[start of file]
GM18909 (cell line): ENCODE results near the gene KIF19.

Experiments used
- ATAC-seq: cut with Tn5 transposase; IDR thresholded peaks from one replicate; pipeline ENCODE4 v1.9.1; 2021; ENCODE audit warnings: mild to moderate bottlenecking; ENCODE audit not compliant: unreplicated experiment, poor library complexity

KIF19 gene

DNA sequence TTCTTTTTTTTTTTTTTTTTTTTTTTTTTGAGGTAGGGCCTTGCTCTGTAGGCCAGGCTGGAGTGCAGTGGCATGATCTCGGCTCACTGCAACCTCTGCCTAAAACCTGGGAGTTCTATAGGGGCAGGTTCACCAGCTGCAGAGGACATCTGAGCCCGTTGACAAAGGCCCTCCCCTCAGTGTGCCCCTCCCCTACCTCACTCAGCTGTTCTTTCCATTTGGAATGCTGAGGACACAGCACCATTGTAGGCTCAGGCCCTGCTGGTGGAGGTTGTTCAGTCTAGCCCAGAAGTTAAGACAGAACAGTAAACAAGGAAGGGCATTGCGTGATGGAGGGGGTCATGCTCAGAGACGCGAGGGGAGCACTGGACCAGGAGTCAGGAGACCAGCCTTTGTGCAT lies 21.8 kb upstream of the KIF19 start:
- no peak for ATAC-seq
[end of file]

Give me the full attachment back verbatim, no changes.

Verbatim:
GM18909 (cell line): ENCODE results near the gene KIF19.

Experiments used
- ATAC-seq: cut with Tn5 transposase; IDR thresholded peaks from one replicate; pipeline ENCODE4 v1.9.1; 2021; ENCODE audit warnings: mild to moderate bottlenecking; ENCODE audit not compliant: unreplicated experiment, poor library complexity

KIF19 gene

DNA sequence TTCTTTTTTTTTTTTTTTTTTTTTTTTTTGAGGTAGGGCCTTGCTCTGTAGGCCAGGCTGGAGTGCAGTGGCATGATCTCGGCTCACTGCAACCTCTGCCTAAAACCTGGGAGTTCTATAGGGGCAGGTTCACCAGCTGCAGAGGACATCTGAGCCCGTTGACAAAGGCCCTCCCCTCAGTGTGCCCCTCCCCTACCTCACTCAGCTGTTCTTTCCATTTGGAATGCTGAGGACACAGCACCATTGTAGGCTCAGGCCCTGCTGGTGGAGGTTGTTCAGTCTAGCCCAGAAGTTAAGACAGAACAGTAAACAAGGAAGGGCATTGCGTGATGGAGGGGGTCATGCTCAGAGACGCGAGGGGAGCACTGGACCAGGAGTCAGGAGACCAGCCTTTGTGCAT lies 21.8 kb upstream of the KIF19 start:
- no peak for ATAC-seq